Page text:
Rhude’s fundraising efforts have been creative and varied. Recently, with the help of local businessman Kevin Zimmers of Zimmers Pets, the State featured a large screen showing of an episode of the TV show “American Pickers.” This particular episode featured Zimmers in a segment filmed when the show’s stars visited him in Boyertown, hoping they could negotiate him into the sale of an early edition comic book. Tickets to the screening sold out and the segment played to a packed house at the State!
When it does not interfere with regular movie showings, Rhude rents the theatre out to varied groups and individuals for business and personal use. School groups sometimes come for Muppet movies. One popular rental client is a local psychic whose events have been well attended. And there is also the romantic tale about the local man who rented the theatre along with a special private showing of the oldie but goodie movie, “Grease.” It seems that he and the woman in his life had seen “Grease” on their first date, years earlier, and he hoped to rekindle the special feelings of that memorable night. Rhude insists on one thing from those wanting to rent the theatre: “They have to take care of it as if it’s theirs,” he explains.
While these special events have helped towards raising the money needed to maintain the theatre and make it viable in the 21st century, movie showings still provide the basic “bread and butter” financing. Paralleling the national scene, movie attendance at the theatre had been down, but Rhude enacted several changes that have markedly increased attendance. One major change is that the theatre has become a “second run” house that brings in hit films very quickly after they finish their first runs in sprawling area multiplexes.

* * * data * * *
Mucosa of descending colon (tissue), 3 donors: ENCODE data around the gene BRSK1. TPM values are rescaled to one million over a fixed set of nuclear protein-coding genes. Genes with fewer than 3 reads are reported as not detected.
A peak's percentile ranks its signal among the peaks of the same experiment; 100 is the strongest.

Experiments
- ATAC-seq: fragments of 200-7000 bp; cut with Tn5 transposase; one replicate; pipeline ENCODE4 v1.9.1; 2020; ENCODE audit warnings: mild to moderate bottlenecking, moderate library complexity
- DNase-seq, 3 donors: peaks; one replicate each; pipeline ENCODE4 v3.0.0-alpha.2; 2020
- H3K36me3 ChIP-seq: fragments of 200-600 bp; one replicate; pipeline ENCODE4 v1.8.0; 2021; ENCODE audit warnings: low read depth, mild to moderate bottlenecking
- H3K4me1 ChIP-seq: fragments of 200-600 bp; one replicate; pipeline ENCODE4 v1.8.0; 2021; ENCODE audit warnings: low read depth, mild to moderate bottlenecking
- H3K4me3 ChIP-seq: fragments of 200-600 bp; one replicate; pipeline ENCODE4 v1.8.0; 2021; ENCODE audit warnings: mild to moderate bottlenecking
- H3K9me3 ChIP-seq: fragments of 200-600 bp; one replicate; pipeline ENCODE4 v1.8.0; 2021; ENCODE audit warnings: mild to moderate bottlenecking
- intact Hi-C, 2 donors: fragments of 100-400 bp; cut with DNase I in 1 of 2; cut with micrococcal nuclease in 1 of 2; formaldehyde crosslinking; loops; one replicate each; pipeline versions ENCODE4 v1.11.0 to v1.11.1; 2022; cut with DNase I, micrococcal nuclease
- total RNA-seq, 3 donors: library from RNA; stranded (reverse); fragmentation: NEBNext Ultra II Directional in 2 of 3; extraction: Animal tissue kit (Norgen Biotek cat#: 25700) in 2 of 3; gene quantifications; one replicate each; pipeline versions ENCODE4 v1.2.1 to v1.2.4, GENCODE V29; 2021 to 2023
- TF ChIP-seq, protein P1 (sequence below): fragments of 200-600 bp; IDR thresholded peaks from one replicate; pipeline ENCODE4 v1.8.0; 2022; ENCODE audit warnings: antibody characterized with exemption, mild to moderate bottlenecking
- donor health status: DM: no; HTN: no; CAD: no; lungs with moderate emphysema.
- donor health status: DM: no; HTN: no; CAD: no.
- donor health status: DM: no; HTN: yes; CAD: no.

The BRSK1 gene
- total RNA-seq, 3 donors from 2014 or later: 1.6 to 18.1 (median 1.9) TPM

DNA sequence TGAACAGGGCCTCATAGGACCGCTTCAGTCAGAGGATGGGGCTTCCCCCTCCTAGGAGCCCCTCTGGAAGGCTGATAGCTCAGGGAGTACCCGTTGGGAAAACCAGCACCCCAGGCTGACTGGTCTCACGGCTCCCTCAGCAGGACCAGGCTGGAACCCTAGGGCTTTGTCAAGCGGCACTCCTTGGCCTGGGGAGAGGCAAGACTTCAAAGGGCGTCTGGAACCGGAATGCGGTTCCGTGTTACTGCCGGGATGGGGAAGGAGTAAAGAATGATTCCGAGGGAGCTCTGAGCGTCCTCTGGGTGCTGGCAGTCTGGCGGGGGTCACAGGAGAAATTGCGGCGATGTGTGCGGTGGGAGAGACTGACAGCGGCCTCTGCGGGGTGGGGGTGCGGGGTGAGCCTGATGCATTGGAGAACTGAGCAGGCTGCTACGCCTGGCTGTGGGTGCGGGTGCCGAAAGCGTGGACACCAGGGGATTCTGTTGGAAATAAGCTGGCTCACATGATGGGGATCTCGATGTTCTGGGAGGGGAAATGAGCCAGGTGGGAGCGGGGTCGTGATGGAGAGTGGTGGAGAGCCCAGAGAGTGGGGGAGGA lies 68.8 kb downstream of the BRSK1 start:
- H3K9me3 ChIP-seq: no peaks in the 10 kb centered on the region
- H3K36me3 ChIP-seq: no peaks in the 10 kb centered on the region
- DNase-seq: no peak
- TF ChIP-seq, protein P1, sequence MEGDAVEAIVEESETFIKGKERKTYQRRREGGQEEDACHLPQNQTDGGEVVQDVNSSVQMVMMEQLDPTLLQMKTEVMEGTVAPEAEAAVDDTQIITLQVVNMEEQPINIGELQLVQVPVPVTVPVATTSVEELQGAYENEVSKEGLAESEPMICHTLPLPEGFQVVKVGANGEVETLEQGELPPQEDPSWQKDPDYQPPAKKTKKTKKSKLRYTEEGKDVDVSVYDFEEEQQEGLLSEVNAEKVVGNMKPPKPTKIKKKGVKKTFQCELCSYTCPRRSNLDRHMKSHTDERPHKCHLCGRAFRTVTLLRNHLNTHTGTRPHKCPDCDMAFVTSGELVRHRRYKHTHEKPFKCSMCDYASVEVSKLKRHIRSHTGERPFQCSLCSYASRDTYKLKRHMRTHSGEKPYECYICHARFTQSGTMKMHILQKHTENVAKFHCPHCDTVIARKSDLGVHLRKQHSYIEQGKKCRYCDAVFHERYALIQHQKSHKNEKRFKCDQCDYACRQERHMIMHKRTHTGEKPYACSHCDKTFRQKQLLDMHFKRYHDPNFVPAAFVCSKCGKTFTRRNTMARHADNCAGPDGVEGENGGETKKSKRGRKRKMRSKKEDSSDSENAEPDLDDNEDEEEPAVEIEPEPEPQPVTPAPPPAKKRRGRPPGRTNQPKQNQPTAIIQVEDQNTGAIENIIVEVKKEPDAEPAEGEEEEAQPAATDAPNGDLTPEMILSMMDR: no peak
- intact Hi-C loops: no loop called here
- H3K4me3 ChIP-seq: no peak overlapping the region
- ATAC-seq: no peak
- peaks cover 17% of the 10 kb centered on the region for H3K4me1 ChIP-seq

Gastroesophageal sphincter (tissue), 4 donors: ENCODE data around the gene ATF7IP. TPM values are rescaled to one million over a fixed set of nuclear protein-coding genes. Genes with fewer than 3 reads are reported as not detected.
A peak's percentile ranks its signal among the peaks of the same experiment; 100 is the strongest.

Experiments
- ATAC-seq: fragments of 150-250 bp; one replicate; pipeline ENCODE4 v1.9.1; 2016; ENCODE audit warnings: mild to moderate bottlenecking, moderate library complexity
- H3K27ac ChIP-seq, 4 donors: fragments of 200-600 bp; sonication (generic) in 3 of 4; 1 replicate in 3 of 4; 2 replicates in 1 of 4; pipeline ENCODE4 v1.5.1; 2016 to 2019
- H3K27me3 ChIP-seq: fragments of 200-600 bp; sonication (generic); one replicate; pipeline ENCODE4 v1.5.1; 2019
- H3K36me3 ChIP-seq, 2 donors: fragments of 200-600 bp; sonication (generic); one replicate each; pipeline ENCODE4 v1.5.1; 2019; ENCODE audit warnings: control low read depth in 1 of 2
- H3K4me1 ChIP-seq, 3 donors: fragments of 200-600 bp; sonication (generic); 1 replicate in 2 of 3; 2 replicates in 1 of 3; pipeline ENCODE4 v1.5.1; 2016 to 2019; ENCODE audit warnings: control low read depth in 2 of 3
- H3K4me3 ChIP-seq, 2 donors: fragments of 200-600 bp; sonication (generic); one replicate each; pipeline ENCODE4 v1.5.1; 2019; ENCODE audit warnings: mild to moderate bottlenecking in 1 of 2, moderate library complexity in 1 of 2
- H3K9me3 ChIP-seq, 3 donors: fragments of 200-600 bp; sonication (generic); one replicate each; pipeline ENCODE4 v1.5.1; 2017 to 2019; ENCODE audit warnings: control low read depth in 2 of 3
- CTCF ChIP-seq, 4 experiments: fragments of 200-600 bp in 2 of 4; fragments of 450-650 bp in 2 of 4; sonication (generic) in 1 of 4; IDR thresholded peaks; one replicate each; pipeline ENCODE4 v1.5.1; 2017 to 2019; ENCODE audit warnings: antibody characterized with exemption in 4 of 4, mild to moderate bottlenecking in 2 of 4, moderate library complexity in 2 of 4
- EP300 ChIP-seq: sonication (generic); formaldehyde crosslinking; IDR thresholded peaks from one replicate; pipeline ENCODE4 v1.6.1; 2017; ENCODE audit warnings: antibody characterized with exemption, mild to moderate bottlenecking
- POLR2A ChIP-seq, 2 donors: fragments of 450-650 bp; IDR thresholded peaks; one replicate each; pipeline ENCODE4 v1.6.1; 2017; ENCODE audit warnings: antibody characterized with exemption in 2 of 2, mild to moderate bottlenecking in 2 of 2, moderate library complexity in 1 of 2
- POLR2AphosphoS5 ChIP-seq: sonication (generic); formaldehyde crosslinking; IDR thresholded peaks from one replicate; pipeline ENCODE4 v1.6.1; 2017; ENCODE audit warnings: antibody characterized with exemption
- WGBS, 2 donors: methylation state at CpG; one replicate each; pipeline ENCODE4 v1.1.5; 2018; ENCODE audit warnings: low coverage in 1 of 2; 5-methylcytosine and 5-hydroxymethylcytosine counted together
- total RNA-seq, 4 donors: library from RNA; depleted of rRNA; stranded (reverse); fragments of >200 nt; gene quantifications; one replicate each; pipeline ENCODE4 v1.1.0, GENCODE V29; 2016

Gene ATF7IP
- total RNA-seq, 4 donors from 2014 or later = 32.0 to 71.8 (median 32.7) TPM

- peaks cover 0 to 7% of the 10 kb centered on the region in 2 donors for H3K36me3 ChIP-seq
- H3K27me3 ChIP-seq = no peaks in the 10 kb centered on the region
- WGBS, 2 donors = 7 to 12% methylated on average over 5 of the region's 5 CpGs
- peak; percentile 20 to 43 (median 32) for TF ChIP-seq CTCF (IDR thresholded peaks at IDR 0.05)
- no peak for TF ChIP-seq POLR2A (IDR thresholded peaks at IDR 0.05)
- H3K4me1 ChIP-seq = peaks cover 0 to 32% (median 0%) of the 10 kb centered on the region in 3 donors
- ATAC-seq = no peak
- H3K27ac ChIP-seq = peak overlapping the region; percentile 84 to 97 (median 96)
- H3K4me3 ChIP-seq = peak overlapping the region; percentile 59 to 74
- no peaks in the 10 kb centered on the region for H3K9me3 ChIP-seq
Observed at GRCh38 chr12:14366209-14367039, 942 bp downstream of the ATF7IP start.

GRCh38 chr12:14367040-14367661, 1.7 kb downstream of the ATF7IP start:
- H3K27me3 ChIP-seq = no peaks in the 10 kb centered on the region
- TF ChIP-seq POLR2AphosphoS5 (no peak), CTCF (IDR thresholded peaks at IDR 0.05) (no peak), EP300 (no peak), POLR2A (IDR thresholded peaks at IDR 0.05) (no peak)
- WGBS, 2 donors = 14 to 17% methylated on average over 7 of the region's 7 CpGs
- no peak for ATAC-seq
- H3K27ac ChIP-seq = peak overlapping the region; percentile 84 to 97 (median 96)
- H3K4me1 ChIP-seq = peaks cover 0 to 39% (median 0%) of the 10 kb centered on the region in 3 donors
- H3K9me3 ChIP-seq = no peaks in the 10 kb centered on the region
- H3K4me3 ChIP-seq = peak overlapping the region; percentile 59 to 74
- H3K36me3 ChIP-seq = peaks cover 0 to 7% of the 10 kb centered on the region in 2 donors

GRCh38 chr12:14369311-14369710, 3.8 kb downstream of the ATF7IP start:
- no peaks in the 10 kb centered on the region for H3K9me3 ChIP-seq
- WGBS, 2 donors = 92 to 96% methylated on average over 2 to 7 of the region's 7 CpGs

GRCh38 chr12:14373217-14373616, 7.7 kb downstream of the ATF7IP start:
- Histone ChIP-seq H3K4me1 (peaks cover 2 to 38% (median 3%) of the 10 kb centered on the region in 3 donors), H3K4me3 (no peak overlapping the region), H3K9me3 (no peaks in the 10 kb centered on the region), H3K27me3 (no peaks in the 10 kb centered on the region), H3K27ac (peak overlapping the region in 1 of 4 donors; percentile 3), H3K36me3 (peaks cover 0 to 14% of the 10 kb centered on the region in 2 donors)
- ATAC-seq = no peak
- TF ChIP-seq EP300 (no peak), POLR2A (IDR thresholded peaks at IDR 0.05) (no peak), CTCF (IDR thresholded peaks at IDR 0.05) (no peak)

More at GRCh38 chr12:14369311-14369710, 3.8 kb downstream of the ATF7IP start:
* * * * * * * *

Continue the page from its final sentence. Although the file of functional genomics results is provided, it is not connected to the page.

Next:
In addition, Rhude took a cue from the past. Meeting with Jack Kline, a member of the family that owned the State from at least 1940–1957, Rhude learned a great deal about how the theatre operated back then, and based on that meeting, he decided to bring back a movie screening schedule similar to that in place in the 50s. Instead of offering only one movie each week, Rhude began running two or three different flicks on an alternating schedule. Patrons have expressed their approval for this new format by coming out for movies more often. Rhude also notes that his food concession prices are more reasonable than those found elsewhere, a plus in this era when a night out is a luxury for many.
Clearly, Kevin Rhude has a vision for Boyertown’s State Theatre. Among other things, he notes that he wants area “kids to have a place to go” that is safe and wholesome. He proudly points out that for some local kids, working at the State is their first job. Most importantly, Rhude sees the theatre as a “way of giving back to the community, a way to leave a legacy.” He believes, “You need to give back in life.” Hopefully, the community will realize the benefits of a thriving theatre in Boyertown, and get behind him in his efforts to realize his goals.
For additional information about the State Theatre, including its history, special events, movie showings, and financial needs, visit the website at: http://statetheatreboyertown.com/hmpg.html